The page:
Entertainment·Video

Stairway to Heaven, Led Zeppelin copyright case cleared for trial

A trial is needed to determine if Led Zeppelin's Stairway to Heaven copies its opening notes from a song performed by the rock band Spirit, a federal judge has ruled.

At issue is whether 1971's Stairway to Heaven copies a section from late 1960s track Taurus

Led Zeppelin guitarist Jimmy Page, left, and singer Robert Plant pose for photos in 2012 in New York. A U.S. federal judge has ruled that a copyright infringement lawsuit over the Led Zeppelin classic Stairway to Heaven can proceed to trial. (Evan Agostini/Invision/Associated Press)

A trial is needed to determine if Led Zeppelin's Stairway to Heaven copies its opening notes from a song performed by the rock band Spirit, a federal judge has ruled.

U.S District Judge R. Gary Klausner ruled Friday that lawyers for the trustee of late Spirit guitarist Randy Wolfe had shown enough evidence to support a case that Stairway to Heaven copies music from the instrumental Spirit track Taurus.

Taurus was written by Wolfe (who used the stage name Randy California, given to him by Jimi Hendrix) in either 1966 or 1967, years before Led Zeppelin released Stairway to Heaven in 1971. Klausner wrote that while the songs have some differences, lawyers for Wolfe's trustee may be able to prove they are substantially similar.

Led Zeppelin and Spirit performed at some concerts and festivals around the same time, but not on the same stage. Klausner wrote that the evidence presented so far represented a circumstantial case that Led Zeppelin may have heard Taurus performed before Stairway to Heaven was created.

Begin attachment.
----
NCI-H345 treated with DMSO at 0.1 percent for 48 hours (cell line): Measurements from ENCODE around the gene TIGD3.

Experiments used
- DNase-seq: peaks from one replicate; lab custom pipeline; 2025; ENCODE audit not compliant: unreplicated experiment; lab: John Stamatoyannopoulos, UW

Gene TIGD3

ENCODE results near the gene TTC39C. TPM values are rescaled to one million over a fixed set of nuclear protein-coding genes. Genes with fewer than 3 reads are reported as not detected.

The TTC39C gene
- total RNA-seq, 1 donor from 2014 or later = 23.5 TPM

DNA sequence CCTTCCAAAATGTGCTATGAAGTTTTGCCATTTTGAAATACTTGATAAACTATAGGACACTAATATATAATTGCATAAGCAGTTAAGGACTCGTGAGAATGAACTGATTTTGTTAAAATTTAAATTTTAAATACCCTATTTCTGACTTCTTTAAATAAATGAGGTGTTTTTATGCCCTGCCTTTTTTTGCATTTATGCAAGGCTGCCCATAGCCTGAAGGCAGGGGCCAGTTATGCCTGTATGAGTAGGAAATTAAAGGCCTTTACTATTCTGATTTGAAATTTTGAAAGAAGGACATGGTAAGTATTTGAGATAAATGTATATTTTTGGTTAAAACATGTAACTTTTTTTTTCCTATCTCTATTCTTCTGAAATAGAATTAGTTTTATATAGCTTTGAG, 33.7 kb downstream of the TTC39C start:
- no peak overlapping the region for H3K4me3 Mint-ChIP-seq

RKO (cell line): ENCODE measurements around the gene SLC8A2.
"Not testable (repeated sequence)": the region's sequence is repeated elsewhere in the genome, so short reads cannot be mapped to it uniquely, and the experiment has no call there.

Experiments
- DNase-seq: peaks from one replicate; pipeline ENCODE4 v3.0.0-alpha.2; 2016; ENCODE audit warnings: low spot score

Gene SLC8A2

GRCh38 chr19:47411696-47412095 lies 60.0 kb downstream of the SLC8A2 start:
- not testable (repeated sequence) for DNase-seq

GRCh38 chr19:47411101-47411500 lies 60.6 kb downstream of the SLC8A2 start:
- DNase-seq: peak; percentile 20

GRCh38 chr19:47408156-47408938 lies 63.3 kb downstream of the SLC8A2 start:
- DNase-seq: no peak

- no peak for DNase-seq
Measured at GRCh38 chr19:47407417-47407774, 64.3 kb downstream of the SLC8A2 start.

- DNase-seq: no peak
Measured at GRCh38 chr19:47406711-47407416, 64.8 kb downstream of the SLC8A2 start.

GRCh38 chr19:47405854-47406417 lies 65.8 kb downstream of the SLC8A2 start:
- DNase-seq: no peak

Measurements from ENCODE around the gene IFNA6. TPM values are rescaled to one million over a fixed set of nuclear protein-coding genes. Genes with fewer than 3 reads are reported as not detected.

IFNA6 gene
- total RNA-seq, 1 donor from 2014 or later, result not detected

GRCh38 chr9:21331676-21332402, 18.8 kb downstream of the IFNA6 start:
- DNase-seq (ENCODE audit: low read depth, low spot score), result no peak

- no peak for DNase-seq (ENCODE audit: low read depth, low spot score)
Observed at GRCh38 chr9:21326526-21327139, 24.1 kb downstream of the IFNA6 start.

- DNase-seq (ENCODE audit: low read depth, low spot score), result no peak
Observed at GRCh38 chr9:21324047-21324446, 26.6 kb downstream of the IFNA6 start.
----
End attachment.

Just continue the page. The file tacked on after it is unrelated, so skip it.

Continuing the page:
In an interview published after his death in early 1997, Wolfe pointed out the similarities in the two songs.

"The guys made millions of bucks on [Stairway to Heaven] and never said 'Thank you,' never said, 'Can we pay you some money for it?'" he told Listener, an audiophile magazine.

"It's kind of a sore point with me. Maybe someday their conscience will make them do something about it."

Wolfe had never previously launched a legal challenge against Led Zeppelin over Stairway to Heaven due to lack of funds. 

After-hours phone and email messages sent to Helene M. Freeman, Led Zeppelin's attorney, were not immediately returned. Experts hired by the band contend both Stairway to Heaven and Taurus use notes that have been used in music for centuries.

Francis Alexander Malofiy, attorney for Wolfe's trustee Michael Skidmore, praised the ruling. He said while many copyright cases are an uphill battle, Klausner's ruling brings his client one step closer to getting Wolfe credit for helping create one of the most recognizable song introductions in rock history.

John Paul Jones (from left), John Bonham, Jimmy Page and Robert Plant of Led Zeppelin are seen in 1973. The group performed at some concerts and festivals around the same time as the American rock band Spirit in the late 1960s. (Tim Boyle/Getty Images)

Page and Plant remain defendants

Skidmore was able to overcome statute-of-limitations hurdles to sue over Stairway to Heaven because the song was remastered and re-released in 2014.

A jury trial is scheduled for May 10 in Los Angeles. Klausner's ruling removed Zeppelin band member John Paul Jones from the case. Bandmates Robert Plant and Jimmy Page remain defendants in the case.

A trial would represent the third time in recent months that a Los Angeles federal jury has heard a copyright-infringement case involving a hit song.

In March 2015, a jury found that Robin Thicke and Pharrell Williams had copied a Marvin Gaye song to create their 2013 hit, Blurred Lines and awarded Gaye's children $7.4 million US. A judge trimmed the award, and the verdict is under appeal.

Later in the year, another jury was empaneled to determine whether the Jay-Z hit Big Pimpin' copied the work of an Egyptian composer, but a judge ruled in the rapper's favour before deliberations began.

With files from CBC News

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